Love and Rockets Library: Locas, Book Four
Jaime Hernandez, writer/artist
Grown-ups! More or less. This volume collects stories that follow the conclusion of Love and Rockets Volume One, the initial years-long run of the series’ comic-book format–first in spinoffs and standalones, then in L&R Volume 2–and it’s clear Jaime took the dividing line seriously. From the largely wordless wrestling action of “Whoa, Nellie!” to the less spotted-black-driven line art of the “Maggie & Hopey Color Fun” (here presented in glorious black and white), the comics in Penny Century look less dense and read that way, too. Maggie and Hopey seem to have settled down, somewhat–no longer careening from adventure to adventure or disaster to disaster, still involved in the lives and schemes of their eccentric friends but no longer completely swept up by them, still romantically (or at least sexually) entangled with one another but not to the all-or-nothing extremes of the past. The most frantic strips in the collection, “Chiller!” and “The Race,” are a late-night driving-alone mind-playing-tricks-on-Mag freakout and an out-and-out dream sequence respectively. The horns on H.R. Costigan’s noggin, heretofore the Locas strips’ only remaining visual link with their sci-fi roots, are explained away. The most outlandish thing that happens here, Izzy’s magic-realist transformation into a giant, is tied to her very adult concern about an upcoming reading from her recently published memoir, and the comic’s last remaining great free spirit, Penny Century, spends most of the book hiding from attention and is then widowed. Even the “who’s who” portrait page at the back of the book has been cut. The wild-oats-sowing crises of the sort that drove “Wigwam Bam” and “Chester Square” are over. The Locas have matured.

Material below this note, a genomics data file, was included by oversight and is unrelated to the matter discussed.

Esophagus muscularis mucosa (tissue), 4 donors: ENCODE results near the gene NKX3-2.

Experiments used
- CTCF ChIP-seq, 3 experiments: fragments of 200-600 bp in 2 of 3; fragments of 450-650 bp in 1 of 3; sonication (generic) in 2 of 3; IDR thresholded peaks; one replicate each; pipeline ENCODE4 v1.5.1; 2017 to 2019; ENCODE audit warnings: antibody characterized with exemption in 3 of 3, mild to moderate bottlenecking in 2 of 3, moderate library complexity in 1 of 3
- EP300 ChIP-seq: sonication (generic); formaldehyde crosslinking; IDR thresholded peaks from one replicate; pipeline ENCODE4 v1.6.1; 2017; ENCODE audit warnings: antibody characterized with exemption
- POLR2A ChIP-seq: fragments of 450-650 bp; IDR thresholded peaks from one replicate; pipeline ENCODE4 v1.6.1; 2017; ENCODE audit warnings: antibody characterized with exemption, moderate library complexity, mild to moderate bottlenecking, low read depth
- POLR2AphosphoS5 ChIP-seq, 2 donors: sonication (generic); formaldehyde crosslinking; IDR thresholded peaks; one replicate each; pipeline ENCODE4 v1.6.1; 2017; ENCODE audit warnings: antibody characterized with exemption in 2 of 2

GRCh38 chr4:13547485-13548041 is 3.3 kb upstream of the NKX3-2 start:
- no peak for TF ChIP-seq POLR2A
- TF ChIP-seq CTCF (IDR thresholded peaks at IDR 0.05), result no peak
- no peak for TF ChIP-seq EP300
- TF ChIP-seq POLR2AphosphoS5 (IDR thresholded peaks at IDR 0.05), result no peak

Ironically, perhaps, Jaime takes this opportunity to indulge himself, if not his characters. He transforms Ray D. into a sort of hard-boiled hard-luck case, whose first-person narration captions speak of falling in with femme fatale Penny and cruising for action like the least violent installment of Sin City ever. He tells his longest li’ Locas story yet in “Home School,” which reveals the origin of Izzy’s undying affection for Maggie in a fashion that’s adorable–and carefully observed–as young Maggie’s plight is revealed to be heartbreaking. He has Penny avoid the impending circus her life is about to become by also avoiding clothing. He draws page after page after glorious, please-study-this,-Avengers-artists page of women’s wrestling action, an absolute master class in conveying the physical consequences of bodies in motion and collision.
And in the collection’s gutsiest, flashiest move, he turns one of his long-running storytelling innovations into ostentation by completely eliding Maggie’s entire marriage until we learn of her divorce. Obviously, the Locas stories are full of events we only find out about after the fact–from Esther’s forced haircut to Ray and Penny’s affair–but usually the characters involved were off-screen at the time. Maggie, on the other hand, remains our main character for the bulk of this book, so finding out she married a dude during that time comes as a shock. It’s kind of gratuitous, even–it’s Jaime doing the Jaime-est thing he could possibly do with his signature character. Why? Why not? That ends up being a sufficient answer. Sure, we go along with it in the end in large part because the flashback history we discover between Maggie and Top Cat Tony is convincing, and because Locas has always been about the past’s bizarre on-again off-again romance with the present. But mostly we go along with it because it’s fun, because Jaime has earned the right to even the most spectacular stylistic flourishes–sort of how Tony’s okay with Maggie’s dalliances with Hopey, since, well, that’s Maggie. Settling down often just means owning your weirdness.